Excellent post Drew!!!
Reblogged this on harryquickk.
Great article, and great idea “God Hates Globes”! I’m sure the concept was lost on them. Until his mangy spawn daughter Shirley joins her father wherever he may be, their pathetic little group will limp along. I had the opportunity to see them in action when they picketed the Lutheran church I attend. The 5 or 6 of them gathered on the corner across from the church with their signs, and the 200 or so of us stood on the grass lawn of the church singing hymns and patriotic songs. We even had a Satanist join us, which kind of confused some of the older folks. And you are right, all that hate turned the most unlikely people into supporters of equal rights for everyone. When you have little 70 & 80-something year old church ladies waving rainbow Pride flags, there’s the proof their message isn’t working.
I loved it. I saw a comment from someone saying they hope Fred Phelps is never remembered. We know he will never be forgotten. The jokes about him will never die, it ridiculous ways will be fodder for anyone clever enough to speak out against him and that stupid church.
Another bonus to the church still protesting? Besides bringing people together, it also helps, when you’re trying to avoid negative God-less hate-mongering peace-stealing bullies, when they stand out and identify themselves. So few of them do. 🙂 Good incorporation of the Dark Knight reference, by the by.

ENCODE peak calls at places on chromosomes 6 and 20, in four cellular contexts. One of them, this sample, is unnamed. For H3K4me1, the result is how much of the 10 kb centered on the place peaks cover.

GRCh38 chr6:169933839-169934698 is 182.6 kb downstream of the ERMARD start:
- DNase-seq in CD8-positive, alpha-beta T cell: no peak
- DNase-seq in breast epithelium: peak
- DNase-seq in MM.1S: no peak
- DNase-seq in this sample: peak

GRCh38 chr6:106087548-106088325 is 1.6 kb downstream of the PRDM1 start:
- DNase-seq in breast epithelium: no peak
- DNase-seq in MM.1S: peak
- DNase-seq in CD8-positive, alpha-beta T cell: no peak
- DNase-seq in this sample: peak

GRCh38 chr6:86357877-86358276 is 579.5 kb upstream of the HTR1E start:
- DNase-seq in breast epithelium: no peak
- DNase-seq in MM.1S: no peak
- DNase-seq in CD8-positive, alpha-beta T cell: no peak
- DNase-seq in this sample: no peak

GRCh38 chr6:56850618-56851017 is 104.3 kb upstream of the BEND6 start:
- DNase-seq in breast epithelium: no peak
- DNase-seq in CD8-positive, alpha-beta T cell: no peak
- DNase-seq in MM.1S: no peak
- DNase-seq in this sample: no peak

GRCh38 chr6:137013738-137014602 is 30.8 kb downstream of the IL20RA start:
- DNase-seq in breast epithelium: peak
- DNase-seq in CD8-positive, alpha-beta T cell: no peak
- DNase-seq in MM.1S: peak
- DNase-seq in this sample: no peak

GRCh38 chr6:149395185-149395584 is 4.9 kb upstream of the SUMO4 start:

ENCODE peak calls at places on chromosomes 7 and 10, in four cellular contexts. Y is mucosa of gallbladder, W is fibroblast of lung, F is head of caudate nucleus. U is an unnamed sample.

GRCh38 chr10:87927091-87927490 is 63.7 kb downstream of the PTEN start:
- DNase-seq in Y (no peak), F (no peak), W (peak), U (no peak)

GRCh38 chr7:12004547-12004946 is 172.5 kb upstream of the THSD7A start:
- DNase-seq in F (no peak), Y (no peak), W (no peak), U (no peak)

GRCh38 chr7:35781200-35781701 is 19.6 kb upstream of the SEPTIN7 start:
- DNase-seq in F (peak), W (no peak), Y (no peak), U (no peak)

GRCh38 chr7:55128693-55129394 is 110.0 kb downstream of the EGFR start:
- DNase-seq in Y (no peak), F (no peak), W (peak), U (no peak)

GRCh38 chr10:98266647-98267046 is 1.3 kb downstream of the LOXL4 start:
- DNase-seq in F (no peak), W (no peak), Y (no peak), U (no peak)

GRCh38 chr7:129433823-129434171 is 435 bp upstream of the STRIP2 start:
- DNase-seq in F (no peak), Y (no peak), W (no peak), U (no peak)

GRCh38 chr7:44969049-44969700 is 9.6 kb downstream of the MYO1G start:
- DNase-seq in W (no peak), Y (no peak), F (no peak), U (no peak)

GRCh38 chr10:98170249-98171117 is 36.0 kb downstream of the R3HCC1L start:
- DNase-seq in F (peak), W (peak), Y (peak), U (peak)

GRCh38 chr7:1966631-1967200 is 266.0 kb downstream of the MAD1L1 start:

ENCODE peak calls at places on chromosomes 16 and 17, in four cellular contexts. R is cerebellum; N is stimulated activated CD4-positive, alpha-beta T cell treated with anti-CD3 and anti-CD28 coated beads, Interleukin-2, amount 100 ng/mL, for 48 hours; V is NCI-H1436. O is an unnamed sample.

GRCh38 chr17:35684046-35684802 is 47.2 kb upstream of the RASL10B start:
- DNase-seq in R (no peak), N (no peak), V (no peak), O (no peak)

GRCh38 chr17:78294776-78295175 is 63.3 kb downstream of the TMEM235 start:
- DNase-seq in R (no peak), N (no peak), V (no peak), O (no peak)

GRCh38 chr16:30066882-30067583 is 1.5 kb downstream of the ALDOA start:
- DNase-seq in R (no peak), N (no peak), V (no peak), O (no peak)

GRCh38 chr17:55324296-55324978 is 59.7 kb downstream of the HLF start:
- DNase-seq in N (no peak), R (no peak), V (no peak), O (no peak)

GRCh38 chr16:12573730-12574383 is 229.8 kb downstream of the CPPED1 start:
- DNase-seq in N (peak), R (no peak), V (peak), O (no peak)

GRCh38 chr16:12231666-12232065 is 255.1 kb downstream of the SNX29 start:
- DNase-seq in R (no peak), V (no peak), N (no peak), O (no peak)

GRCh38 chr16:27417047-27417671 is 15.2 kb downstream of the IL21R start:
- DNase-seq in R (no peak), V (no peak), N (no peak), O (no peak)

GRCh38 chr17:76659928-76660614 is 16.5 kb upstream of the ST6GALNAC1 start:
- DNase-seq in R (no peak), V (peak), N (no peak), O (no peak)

Great piece. In think nearly everyone, despite their beliefs, can agree that Phelps had a horrible message of hate we can all unite against.
Awesome job! This is definitely worthy of a major news outlet, IMHO. I love the whole “God Hates Globes” angle (I think a “cats don’t exist” angle would work, too, since nowhere in the Bible are they mentioned). I am not gloating, but it is with little irony that hate-filled men such as Phelps always end up dying alone and bitter. After all, “…as ye sow, so shall ye reap”!
The way I see it, this whole situation boils down to a few yeses and nos: Yes, the Bible says homosexuality is a sin. No, the U.S. government does not exist to force people into believing the Bible. Yes, we need many compromises here. No, it won’t be easy. Yes, plenty of people on both sides will be upset. No, we don’t have to listen to all of them (especially the ones who are clearly off their rockers).
I posted on WBC and Pastor Fred a couple of days ago. Hope you get the chance to check it out.
Interesting story. I also heard that Phelps was one of the few lawyers who would take on the cases of black people in the early days of the civil rights movement. More irony from this man.
Love your point of view…
All it takes is one common enemy to bring people together.
One of my favorite Westboro stories is when a group of them went to a soldier’s funeral in McAlester, OK and someone slashed the tires of their van. No one would service their car except a Walmart. Good post. Thanks.